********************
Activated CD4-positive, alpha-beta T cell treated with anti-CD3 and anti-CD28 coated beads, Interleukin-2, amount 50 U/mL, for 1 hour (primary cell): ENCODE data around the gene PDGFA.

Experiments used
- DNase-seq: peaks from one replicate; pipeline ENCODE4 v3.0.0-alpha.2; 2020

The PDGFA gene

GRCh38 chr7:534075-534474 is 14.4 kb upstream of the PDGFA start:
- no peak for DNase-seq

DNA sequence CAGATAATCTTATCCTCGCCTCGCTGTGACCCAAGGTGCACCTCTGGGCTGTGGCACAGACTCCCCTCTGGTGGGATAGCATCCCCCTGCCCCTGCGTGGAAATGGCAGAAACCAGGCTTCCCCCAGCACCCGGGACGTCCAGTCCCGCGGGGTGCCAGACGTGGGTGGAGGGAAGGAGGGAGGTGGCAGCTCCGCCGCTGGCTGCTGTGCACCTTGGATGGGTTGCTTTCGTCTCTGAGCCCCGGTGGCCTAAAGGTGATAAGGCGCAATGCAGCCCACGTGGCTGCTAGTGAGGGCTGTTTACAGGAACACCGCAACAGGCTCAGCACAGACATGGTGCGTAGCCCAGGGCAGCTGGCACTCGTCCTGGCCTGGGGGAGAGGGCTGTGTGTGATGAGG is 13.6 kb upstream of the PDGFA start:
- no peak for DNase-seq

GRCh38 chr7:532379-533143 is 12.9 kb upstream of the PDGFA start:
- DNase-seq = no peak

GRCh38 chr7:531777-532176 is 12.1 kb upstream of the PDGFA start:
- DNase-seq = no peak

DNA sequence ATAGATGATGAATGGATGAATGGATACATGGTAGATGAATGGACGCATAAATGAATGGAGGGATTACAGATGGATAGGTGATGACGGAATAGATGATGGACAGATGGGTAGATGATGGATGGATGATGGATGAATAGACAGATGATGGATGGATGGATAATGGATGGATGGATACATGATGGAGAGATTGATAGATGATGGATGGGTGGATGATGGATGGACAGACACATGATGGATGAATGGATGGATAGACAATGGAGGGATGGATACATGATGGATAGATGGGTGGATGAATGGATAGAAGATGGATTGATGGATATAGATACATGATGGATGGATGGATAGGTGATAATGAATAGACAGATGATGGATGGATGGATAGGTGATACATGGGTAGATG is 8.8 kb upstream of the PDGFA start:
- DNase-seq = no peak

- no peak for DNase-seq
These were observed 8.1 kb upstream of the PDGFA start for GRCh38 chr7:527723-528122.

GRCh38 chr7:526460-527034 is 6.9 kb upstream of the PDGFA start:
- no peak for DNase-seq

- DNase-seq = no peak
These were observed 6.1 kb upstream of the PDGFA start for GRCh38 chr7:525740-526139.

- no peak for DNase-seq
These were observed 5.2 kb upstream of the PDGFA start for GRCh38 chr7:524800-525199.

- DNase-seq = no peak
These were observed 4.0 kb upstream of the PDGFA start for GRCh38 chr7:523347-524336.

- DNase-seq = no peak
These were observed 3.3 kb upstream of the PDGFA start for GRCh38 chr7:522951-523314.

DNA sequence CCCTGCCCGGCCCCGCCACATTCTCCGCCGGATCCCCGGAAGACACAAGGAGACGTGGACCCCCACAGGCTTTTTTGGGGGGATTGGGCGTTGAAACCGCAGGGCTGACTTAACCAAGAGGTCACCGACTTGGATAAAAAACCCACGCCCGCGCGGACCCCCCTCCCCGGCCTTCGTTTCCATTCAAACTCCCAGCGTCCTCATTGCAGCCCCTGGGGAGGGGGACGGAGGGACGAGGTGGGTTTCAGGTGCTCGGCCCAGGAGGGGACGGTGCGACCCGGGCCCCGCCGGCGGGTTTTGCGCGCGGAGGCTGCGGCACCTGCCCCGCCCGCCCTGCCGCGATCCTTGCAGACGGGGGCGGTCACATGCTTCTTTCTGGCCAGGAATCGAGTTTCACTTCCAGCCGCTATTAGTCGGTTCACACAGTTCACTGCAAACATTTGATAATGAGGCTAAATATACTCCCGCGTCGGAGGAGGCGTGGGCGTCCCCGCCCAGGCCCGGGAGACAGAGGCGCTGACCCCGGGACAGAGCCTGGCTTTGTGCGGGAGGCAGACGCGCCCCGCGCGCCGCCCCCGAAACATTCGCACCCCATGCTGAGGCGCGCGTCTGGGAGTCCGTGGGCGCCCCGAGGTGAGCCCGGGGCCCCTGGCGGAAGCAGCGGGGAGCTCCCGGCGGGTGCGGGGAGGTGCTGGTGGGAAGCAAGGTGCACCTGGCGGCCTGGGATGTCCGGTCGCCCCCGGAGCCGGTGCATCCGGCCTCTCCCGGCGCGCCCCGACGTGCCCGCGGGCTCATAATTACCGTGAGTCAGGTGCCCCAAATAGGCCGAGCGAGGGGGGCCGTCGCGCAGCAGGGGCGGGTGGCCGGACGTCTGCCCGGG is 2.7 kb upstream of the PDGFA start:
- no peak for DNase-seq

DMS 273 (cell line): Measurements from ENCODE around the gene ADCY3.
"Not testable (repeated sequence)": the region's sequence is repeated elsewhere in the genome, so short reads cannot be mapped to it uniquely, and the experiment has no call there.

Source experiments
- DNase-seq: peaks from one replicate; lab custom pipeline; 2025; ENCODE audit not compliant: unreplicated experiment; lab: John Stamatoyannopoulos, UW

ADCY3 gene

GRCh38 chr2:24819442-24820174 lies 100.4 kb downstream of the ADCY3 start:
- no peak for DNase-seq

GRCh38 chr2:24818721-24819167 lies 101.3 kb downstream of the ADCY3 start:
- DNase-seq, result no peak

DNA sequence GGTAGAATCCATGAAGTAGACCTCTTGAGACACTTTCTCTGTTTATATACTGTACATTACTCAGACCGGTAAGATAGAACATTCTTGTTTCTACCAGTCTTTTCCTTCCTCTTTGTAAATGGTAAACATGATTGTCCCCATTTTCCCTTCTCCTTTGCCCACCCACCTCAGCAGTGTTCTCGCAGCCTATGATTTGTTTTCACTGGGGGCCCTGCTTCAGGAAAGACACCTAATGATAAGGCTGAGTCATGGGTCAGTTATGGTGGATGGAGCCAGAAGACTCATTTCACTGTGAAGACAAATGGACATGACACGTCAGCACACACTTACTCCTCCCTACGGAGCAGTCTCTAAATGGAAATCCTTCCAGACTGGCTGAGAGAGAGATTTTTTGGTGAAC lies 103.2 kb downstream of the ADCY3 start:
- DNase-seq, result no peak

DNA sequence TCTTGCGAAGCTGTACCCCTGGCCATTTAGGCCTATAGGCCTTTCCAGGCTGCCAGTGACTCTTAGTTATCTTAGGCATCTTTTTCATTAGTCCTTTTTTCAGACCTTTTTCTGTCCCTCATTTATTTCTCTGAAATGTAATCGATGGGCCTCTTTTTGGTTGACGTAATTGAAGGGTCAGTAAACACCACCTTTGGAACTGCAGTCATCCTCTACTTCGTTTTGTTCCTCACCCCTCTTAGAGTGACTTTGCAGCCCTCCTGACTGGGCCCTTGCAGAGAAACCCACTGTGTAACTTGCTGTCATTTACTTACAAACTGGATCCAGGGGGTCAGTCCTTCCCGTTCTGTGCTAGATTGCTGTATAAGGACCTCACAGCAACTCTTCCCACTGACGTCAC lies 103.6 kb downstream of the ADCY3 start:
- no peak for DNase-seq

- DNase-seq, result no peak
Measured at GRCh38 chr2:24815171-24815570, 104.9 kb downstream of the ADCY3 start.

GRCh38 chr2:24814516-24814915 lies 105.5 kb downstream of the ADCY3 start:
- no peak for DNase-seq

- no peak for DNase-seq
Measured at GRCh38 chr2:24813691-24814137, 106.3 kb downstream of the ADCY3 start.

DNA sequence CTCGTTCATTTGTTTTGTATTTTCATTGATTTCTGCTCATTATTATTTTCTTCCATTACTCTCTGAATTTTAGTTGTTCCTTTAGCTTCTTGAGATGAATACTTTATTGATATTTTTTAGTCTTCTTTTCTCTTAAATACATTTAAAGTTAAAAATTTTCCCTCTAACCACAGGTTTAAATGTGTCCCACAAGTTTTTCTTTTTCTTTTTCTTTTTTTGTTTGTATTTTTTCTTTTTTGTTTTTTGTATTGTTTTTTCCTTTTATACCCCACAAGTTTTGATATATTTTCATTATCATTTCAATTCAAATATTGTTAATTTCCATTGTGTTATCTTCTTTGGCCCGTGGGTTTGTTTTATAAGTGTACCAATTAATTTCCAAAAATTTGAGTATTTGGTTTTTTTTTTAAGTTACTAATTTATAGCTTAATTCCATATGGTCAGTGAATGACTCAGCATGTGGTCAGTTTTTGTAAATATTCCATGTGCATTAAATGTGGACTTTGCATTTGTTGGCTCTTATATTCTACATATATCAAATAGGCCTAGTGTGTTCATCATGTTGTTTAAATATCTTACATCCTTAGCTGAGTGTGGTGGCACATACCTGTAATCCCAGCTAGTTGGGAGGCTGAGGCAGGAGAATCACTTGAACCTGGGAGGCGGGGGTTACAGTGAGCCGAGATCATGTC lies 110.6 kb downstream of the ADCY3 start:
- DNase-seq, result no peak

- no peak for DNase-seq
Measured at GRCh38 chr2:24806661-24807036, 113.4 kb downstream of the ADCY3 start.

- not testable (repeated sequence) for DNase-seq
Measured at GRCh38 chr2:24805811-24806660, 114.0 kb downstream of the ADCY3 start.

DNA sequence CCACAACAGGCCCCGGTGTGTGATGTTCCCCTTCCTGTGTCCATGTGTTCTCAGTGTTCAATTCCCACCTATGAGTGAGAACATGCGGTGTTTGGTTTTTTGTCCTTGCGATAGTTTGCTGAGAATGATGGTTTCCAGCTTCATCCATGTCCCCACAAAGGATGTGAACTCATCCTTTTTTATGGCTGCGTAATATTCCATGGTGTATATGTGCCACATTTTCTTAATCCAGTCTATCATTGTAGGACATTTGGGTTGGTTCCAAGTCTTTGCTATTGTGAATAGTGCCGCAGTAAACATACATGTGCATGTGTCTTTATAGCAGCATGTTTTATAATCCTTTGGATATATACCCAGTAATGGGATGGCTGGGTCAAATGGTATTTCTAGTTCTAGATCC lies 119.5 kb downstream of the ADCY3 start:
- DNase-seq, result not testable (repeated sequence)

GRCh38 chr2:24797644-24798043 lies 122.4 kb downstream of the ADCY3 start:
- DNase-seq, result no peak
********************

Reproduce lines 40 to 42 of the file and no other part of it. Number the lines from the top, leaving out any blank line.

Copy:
DNA sequence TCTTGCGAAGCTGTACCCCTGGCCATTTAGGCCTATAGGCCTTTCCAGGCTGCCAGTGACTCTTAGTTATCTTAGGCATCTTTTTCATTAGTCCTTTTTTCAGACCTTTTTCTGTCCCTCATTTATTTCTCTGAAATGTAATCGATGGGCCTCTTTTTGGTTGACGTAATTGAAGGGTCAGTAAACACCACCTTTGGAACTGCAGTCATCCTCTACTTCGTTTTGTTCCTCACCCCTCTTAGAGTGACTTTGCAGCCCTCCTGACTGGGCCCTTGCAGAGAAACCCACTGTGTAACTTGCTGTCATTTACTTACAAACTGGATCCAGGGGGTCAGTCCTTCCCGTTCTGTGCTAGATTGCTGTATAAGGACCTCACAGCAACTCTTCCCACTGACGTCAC lies 103.6 kb downstream of the ADCY3 start:
- no peak for DNase-seq

- DNase-seq, result no peak